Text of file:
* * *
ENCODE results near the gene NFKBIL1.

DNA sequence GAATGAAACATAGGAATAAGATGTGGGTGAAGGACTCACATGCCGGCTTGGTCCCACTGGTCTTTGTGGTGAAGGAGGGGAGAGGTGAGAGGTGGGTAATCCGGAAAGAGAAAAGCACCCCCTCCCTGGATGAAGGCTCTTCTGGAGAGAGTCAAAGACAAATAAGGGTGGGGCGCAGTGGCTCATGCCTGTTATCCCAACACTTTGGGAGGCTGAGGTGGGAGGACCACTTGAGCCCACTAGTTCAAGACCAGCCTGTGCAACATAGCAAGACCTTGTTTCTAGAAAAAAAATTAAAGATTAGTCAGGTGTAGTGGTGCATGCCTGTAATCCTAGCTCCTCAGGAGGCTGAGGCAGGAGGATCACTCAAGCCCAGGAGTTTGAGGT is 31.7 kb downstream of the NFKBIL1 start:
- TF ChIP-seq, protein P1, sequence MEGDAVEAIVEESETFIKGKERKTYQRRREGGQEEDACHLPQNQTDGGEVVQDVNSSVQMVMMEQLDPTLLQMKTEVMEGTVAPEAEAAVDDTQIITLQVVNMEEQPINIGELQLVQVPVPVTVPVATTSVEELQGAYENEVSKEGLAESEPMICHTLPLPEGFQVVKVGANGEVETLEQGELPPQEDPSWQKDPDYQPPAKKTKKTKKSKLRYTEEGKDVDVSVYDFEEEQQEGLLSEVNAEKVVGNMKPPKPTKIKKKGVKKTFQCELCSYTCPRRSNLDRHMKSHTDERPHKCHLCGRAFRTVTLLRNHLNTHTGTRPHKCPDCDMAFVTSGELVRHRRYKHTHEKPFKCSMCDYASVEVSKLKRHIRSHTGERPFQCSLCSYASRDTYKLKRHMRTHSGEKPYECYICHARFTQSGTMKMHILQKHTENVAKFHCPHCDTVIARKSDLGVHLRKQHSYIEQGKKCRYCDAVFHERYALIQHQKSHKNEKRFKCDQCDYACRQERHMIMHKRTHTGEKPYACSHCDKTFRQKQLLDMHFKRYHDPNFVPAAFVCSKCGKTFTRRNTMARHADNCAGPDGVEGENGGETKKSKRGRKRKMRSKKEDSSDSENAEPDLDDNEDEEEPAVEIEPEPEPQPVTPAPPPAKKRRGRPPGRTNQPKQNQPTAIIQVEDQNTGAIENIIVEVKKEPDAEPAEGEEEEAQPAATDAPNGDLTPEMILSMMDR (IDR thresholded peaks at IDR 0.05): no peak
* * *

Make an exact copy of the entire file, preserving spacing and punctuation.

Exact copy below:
ENCODE results near the gene NFKBIL1.

DNA sequence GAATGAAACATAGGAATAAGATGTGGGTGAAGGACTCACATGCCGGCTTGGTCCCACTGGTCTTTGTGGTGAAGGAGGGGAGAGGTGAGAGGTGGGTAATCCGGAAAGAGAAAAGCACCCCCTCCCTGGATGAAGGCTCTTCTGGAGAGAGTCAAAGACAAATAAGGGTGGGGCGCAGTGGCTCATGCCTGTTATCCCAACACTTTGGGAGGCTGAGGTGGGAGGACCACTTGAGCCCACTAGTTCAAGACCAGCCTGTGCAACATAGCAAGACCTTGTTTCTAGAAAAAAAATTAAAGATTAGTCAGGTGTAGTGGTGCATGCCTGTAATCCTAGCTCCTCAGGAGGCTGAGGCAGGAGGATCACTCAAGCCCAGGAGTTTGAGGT is 31.7 kb downstream of the NFKBIL1 start:
- TF ChIP-seq, protein P1, sequence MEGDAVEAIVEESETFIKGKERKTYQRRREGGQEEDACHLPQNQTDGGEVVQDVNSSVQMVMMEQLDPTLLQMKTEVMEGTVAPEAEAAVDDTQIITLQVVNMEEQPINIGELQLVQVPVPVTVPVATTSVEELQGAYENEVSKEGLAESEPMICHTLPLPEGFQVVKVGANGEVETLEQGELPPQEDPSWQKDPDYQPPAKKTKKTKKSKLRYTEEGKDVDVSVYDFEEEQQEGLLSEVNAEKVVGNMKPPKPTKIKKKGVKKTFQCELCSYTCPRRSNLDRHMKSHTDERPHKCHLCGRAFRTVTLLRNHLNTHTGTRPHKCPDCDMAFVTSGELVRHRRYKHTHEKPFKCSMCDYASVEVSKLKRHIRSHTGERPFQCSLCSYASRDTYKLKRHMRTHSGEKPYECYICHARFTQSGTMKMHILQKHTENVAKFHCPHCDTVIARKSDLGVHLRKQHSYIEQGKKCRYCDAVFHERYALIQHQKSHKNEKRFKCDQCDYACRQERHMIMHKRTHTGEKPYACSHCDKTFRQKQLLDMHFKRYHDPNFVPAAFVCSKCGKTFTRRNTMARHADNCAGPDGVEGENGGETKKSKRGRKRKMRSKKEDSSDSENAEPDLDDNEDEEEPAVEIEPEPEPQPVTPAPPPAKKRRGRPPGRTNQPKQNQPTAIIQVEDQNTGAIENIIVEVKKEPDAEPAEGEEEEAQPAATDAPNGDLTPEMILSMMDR (IDR thresholded peaks at IDR 0.05): no peak